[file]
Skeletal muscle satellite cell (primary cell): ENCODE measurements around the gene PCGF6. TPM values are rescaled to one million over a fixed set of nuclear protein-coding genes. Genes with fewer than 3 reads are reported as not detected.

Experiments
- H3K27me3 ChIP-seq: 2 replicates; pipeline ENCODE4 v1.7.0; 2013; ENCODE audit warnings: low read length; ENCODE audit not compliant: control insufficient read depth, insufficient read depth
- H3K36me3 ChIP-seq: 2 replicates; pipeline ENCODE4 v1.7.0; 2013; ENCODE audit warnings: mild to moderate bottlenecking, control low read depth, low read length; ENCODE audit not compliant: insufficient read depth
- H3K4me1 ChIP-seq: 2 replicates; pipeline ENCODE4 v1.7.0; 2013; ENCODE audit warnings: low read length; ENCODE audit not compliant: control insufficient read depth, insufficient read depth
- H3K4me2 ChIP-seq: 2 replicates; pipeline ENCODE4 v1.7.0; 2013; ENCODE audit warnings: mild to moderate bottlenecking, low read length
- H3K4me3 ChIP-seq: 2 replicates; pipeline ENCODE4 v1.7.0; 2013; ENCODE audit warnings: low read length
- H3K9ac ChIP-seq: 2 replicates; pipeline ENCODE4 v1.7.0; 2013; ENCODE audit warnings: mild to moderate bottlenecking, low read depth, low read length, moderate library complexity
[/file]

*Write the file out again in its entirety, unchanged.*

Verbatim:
Skeletal muscle satellite cell (primary cell): ENCODE measurements around the gene PCGF6. TPM values are rescaled to one million over a fixed set of nuclear protein-coding genes. Genes with fewer than 3 reads are reported as not detected.

Experiments
- H3K27me3 ChIP-seq: 2 replicates; pipeline ENCODE4 v1.7.0; 2013; ENCODE audit warnings: low read length; ENCODE audit not compliant: control insufficient read depth, insufficient read depth
- H3K36me3 ChIP-seq: 2 replicates; pipeline ENCODE4 v1.7.0; 2013; ENCODE audit warnings: mild to moderate bottlenecking, control low read depth, low read length; ENCODE audit not compliant: insufficient read depth
- H3K4me1 ChIP-seq: 2 replicates; pipeline ENCODE4 v1.7.0; 2013; ENCODE audit warnings: low read length; ENCODE audit not compliant: control insufficient read depth, insufficient read depth
- H3K4me2 ChIP-seq: 2 replicates; pipeline ENCODE4 v1.7.0; 2013; ENCODE audit warnings: mild to moderate bottlenecking, low read length
- H3K4me3 ChIP-seq: 2 replicates; pipeline ENCODE4 v1.7.0; 2013; ENCODE audit warnings: low read length
- H3K9ac ChIP-seq: 2 replicates; pipeline ENCODE4 v1.7.0; 2013; ENCODE audit warnings: mild to moderate bottlenecking, low read depth, low read length, moderate library complexity